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Anatoly Karpov vs Vlastimil Hort
Waddinxveen (1979), Waddinxveen NED, rd 6, Jun-22
English Opening: Anglo-Indian Defense. King's Knight Variation (A15)  ·  1-0


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Given 6 times; par: 110 [what's this?]

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Kibitzer's Corner
Aug-15-06  Ulhumbrus: One question is whether Black can draw by 27...Kf7 28 Ra3 h5 29 Rxa7+ Kf6
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  keypusher: A good example of the Andy Soltis rule: a rook ending with an extra pawn is always drawn, but a rook ending with even material is sometimes winning.
Premium Chessgames Member
  Landman: I'd heard the Soltis Rook Ending Rule as "All rook endings are drawn, unless you are pawn ahead. Then you lose."
Jan-28-09  MoonlitKnight: All rook endings are drawn, unless you're playing Karpov.
Jan-06-10  jonico: why black don't play 29...e5?
Premium Chessgames Member
  Honza Cervenka: In final position after 57...Re6 it would be a grave mistake to play 58.Rxe6+?? as the Pawn ending is dead draw despite of protected extra passed Pawn due to stalemate defence with black King on h8. Of course, 57...Re6 58.g7! wins easily.
Premium Chessgames Member
  thegoodanarchist: <Honza Cervenka:>

Thanks for that analysis!

Aug-23-16  Albion 1959: Surely this endgame is, or should have been drawn? Okay, so Karpov / World Champion is playing the white pieces here. An exception to the rule this time? Even if Hort did not have the weak pawn on a6, surely this must still be a drawn endgame? I will have a closer look at this ending, I am bound to learn something here ?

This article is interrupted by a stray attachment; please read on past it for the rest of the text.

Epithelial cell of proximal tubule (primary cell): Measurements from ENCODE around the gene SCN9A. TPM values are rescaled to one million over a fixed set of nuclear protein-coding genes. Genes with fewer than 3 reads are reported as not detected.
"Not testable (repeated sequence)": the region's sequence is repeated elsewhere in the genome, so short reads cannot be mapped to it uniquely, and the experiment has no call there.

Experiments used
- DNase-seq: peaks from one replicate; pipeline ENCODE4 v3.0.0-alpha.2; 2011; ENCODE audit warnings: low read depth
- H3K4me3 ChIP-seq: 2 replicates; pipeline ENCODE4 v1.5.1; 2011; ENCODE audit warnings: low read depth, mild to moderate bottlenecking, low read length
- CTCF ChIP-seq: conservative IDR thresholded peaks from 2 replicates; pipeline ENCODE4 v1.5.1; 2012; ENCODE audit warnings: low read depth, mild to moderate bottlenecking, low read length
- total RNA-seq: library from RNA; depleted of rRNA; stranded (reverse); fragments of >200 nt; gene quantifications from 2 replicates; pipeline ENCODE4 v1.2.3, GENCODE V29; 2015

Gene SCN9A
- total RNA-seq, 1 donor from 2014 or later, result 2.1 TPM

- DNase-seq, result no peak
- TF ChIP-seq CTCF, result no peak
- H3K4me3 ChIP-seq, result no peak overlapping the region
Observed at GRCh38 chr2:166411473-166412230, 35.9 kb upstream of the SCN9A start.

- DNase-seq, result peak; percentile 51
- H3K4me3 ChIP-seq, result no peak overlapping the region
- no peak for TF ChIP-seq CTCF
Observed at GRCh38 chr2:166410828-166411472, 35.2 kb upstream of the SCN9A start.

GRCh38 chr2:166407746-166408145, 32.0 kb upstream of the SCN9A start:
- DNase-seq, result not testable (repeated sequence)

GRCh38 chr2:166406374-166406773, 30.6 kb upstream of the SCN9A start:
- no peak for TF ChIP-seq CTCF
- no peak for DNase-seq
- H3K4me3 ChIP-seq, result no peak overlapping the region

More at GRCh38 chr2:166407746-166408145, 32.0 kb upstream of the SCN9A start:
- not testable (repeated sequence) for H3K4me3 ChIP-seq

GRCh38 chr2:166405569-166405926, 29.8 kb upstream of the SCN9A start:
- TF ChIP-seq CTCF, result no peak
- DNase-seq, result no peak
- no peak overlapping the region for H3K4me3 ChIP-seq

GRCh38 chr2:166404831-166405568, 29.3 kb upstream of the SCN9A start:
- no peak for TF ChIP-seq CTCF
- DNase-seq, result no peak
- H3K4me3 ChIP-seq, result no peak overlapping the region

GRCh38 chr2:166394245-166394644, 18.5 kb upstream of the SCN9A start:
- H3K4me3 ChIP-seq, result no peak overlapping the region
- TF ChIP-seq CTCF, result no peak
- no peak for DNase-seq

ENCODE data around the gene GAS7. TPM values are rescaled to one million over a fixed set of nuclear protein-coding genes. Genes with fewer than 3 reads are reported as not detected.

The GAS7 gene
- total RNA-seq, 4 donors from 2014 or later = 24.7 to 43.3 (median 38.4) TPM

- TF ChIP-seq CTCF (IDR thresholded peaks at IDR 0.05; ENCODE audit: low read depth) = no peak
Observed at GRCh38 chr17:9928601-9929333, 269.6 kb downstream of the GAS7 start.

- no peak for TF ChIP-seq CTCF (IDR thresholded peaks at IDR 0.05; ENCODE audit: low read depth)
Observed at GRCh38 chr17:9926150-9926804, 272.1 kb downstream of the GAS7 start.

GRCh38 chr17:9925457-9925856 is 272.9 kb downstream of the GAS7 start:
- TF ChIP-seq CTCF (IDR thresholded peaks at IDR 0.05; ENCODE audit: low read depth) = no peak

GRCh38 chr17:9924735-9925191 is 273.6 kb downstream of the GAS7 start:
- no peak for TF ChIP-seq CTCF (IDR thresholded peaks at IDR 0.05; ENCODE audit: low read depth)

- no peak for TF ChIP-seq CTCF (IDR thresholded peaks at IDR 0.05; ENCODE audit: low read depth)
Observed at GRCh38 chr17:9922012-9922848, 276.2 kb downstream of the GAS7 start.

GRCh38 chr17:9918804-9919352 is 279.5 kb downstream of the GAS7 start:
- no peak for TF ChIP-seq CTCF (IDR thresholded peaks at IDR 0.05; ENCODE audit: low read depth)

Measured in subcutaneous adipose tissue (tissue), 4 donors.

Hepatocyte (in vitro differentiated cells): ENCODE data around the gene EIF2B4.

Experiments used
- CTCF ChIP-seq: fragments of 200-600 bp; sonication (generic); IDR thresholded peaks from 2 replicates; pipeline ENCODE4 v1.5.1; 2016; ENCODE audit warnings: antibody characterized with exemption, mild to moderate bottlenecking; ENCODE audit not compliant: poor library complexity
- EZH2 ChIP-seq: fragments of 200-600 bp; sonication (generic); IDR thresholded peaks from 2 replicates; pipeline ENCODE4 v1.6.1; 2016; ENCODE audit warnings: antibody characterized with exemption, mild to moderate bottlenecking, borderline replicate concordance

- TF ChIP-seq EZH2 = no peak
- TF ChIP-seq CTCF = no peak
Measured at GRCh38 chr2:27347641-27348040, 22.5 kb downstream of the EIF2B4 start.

Aug-23-16  cunctatorg: Black's "weak pawn on a6" is a passed pawn also!...

I guess that this game is worthy a thorough analysis after Karpov's 28. Ra3!

Aug-23-16  Howard: Well, if you're looking for "thorough analysis", you can start with Anatoly Karpov: Endgame Viruouso (sp).

There's also Timman's The Art of Chess Analysis.

Finally, Peter Griffith's Analyzing the Endgame also covers this endgame.

Those three books should keep you busy for the next month or so.

Aug-28-16  Albion 1959: I have a copy of Peter Griffith's Exploring the Endgame (Adam & Black 1984)Game 23, page 88. This game is extensively analysed with plenty of notes. However, there is not a single question marks against any of Hort's moves. I even put this game into Rybka 3 and even it did not give a question mark to Hort's moves !! Black Magic or Witchcraft ? Hort was a top ten player In the world at the time, he even reached the candidates two years previously, so he was no pushover, even in the endgame - yet somehow Karpov still wins !! What happened to that old adage, endings where the pawns are on the same side of the board are 99 out of a 100 are drawn ?
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